Douglas Quikut has made a very impressive set of Ginsu knives for the money. All but one of the knives are serrated on both sides for not just the sharpest cutting, but both right handed and left handed people can use these with equal skill. There are 14 pieces in this set- an attractive black wood knife block, kitchen shears and 12 stainless steel with stainless steel handled knives- 6 steak, paring, utility, boning, slicer, chef and santoku. All the knives never need sharpening, except for the large santoku knife, which is not serrated on both sides like the others.

These knives are made better than average, but they will not compare to a top of the line set, which for a set of 6 steak knives could cost over $100.00 alone. I have a set of very good steak knives where the blade is the entire length of the knife, being covered with a handle which is kept in place with silver dowel rods inserted into the blade. These knives are not like that, as the blades are inserted in plastic and the stainless steel handles. They are very light weight and the blades are extremely sharp and thin. If you are used to using a heavier knife and cutting hard, you will have to learn very quickly to use less pressure. The razor sharp blades are warranted with a limited lifetime warranty. Should the blade be defective, you return the knife with postage money and they will send you a new knife. This is a warranty similar to one that you always get with an expensive knife set.

You can't beat the price on this set, as the knives are so sharp, I actually cut through the edge of a thin piece of paper like it was butter. You'll have a knife for cutting everything with the 12 different ones they give you, but just remember to use way less pressure, as these are razor sharp and super light weight.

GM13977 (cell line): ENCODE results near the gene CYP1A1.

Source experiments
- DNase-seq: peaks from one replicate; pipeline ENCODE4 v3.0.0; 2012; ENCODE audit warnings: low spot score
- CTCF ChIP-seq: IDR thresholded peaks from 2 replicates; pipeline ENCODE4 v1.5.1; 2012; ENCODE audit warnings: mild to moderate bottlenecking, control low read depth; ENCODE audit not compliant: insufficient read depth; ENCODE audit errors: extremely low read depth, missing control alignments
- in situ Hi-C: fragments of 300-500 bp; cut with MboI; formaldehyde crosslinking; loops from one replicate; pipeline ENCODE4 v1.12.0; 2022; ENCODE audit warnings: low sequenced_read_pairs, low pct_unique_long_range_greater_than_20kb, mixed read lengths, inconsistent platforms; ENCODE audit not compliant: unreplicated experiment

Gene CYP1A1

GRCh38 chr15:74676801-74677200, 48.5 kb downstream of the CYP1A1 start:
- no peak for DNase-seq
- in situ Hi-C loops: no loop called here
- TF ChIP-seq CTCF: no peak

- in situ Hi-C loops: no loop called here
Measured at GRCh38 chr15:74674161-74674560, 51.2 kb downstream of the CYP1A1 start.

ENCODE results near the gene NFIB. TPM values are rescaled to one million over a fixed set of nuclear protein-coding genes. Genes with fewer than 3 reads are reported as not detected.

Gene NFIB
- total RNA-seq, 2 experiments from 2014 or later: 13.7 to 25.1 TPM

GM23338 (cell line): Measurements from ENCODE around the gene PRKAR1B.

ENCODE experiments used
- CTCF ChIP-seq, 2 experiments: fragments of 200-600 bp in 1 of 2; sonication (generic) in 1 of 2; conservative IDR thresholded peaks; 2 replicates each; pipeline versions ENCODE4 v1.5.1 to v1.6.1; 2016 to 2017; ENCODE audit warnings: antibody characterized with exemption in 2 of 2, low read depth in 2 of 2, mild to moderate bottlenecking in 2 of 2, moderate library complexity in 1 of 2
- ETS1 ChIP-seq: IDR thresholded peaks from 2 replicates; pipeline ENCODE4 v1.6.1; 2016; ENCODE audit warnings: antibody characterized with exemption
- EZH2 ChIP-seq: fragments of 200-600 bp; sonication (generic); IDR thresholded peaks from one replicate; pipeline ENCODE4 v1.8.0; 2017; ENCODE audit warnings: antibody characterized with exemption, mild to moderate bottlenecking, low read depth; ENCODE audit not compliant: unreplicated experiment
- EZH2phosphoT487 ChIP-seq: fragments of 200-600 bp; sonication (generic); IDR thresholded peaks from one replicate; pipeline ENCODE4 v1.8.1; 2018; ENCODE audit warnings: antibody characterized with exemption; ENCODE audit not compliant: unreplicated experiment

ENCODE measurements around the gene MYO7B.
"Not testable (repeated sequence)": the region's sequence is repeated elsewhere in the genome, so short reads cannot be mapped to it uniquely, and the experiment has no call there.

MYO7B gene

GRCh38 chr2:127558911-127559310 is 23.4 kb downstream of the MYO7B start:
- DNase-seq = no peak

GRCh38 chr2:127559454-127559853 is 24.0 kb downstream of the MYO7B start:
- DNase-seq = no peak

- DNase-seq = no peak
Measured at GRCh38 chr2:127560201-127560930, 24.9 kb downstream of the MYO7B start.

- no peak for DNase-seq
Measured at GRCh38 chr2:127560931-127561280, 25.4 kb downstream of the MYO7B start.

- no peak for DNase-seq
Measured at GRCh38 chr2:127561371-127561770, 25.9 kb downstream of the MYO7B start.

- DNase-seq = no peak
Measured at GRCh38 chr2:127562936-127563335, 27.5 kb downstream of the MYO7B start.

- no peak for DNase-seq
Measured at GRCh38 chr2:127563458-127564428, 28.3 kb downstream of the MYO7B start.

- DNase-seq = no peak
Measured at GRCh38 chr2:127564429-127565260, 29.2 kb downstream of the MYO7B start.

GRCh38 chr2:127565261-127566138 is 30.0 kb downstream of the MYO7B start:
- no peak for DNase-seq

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VINE VOICEon January 10, 2012
Vine Customer Review of Free Product( What's this? )
I picked up this knife set along with Chicago Cutlery Metropolitan 20pc Block Set shortly before the holiday season. I used both sets during the holidays and I have to say that the Chicago Cutlery set is a better value for the money. The blades are sharper, there are six more blades in the set and the block is better quality.

To give you a better idea of what you can expect I will breakdown the two sets. Please note, my review is for those consumers looking for a relatively inexpensive set of knives. Neither set is truly "professional quality"; the company's claims that they are should be taken with something less than a grain of salt. If you want/need that grade of knife you are going to pay quite a lot more for a single knife than you are paying for these two sets.